The town was becoming prosperous, and by 1882 it had a Head Post Office with a savings bank, insurance and telegraph departments, and branches of the Bank of Scotland and the British Linen Company, Caledonian, Commercial, North of Scotland, Royal and Union Banks, and the National Securities Savings Bank, offices or agencies of 48 insurance companies, five hotels, and a newspaper. It was not until the 20th century, however, that the separate villages of Bishopmill and New Elgin would be incorporated into the town.
The Cooper Park drill hall was completed in 1908.
The war memorial in Elgin dates from 1921 and represents “Peace and Victory”. It was designed by Percy Portsmouth.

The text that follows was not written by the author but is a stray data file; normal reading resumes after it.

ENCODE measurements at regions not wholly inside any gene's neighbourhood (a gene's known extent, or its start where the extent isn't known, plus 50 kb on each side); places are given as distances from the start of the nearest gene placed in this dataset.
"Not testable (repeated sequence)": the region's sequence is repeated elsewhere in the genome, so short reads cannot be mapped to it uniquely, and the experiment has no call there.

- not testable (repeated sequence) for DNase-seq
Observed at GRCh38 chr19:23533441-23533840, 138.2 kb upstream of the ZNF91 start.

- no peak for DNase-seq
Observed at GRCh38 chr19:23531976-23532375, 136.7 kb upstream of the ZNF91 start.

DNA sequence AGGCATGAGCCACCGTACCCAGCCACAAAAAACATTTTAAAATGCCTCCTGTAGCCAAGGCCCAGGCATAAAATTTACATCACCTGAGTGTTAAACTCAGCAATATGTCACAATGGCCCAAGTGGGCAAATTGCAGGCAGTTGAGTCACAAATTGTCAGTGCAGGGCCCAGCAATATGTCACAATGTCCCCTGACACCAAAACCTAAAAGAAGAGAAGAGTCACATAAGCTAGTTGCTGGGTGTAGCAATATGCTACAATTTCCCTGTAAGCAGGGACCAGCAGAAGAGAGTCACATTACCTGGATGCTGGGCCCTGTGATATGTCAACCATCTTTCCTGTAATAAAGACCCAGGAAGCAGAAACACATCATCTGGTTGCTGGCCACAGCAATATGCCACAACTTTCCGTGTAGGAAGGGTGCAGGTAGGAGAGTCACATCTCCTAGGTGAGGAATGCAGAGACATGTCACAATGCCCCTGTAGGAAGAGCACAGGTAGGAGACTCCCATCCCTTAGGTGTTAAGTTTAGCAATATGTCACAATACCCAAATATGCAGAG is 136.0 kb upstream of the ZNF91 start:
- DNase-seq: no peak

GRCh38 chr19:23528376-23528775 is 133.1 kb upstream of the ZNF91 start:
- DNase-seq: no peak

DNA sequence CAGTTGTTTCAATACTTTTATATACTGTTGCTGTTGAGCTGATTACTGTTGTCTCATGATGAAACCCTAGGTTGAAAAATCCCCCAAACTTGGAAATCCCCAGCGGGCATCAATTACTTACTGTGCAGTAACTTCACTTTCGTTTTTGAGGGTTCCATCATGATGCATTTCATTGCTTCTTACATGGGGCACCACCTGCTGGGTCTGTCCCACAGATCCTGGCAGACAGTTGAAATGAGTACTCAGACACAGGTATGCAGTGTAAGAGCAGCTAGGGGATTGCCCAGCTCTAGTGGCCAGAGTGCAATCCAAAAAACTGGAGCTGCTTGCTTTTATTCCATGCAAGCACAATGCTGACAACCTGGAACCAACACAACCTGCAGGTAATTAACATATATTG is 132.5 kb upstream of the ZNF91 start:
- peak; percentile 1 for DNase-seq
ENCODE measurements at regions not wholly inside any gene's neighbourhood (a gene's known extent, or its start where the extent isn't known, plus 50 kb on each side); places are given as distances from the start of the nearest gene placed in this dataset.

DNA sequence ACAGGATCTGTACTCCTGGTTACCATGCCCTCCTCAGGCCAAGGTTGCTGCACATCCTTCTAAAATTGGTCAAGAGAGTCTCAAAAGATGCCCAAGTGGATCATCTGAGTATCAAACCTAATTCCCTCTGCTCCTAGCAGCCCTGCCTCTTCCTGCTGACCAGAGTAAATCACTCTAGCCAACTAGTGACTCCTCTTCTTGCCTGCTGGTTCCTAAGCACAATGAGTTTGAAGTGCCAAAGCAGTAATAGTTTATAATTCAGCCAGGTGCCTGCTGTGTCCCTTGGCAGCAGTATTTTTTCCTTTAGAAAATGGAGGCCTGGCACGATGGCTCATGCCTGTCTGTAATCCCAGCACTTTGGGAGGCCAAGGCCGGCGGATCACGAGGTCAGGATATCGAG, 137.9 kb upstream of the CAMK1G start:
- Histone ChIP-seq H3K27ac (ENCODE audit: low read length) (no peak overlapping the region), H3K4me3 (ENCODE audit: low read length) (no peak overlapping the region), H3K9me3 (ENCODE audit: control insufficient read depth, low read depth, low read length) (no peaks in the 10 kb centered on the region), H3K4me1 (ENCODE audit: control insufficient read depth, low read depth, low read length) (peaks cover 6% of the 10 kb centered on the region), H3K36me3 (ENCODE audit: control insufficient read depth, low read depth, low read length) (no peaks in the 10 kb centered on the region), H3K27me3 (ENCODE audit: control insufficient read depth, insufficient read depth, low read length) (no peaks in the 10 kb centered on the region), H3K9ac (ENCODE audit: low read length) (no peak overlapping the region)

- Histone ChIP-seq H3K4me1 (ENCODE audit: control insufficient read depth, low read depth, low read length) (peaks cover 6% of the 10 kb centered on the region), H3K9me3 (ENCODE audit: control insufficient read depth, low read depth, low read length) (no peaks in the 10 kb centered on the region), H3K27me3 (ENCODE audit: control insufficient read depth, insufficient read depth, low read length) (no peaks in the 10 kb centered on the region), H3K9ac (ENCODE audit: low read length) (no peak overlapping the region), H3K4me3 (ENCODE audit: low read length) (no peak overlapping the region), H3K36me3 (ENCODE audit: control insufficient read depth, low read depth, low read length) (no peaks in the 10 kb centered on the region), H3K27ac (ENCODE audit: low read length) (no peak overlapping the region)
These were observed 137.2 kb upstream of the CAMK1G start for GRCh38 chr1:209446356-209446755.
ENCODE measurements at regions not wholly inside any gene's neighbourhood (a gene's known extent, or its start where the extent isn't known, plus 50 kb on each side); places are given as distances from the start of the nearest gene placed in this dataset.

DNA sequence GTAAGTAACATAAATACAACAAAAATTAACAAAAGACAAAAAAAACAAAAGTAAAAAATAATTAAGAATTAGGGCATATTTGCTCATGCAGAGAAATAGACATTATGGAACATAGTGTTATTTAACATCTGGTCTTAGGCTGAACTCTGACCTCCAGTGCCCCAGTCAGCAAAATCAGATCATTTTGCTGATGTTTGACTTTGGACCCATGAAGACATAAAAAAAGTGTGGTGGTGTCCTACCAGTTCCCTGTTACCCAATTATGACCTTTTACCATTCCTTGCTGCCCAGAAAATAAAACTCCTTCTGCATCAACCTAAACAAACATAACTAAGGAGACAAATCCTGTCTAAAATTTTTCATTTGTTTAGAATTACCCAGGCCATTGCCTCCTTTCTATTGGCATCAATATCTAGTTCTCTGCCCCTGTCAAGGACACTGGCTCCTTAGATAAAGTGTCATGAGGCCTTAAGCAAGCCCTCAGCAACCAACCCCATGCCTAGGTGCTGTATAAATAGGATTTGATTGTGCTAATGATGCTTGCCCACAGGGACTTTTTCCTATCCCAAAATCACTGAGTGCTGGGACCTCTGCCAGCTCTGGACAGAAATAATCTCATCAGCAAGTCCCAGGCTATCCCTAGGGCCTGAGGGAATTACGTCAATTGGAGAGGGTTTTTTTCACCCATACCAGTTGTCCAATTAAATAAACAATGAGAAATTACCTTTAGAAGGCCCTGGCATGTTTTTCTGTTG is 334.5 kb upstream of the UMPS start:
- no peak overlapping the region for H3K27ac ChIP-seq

Geography and geology
The modern town straddles the River Lossie, with the suburbs of Bishopmill to the north and New Elgin to the south. Permo–Triassic rocks, rare in Scotland, are commonly found around Elgin. These are composed of aeolian sandstone formed when this area was subjected to desert conditions. Quarry Wood, on the town’s edge, has a formation nicknamed Cuttie’s Hillock which produced the internationally known fossils called the Elgin Reptiles. In the Elgin district, boulders belonging to the lowest group of Jurassic strata, Oxford clay and chalk are found both in glacial deposits and on the surface of the ground. The largest of these deposits is at Linksfield, where limestone and shale lie on boulder clay. There is a large hill in Elgin’s town centre, often viewed as the highlight of the Elgin tourist trail.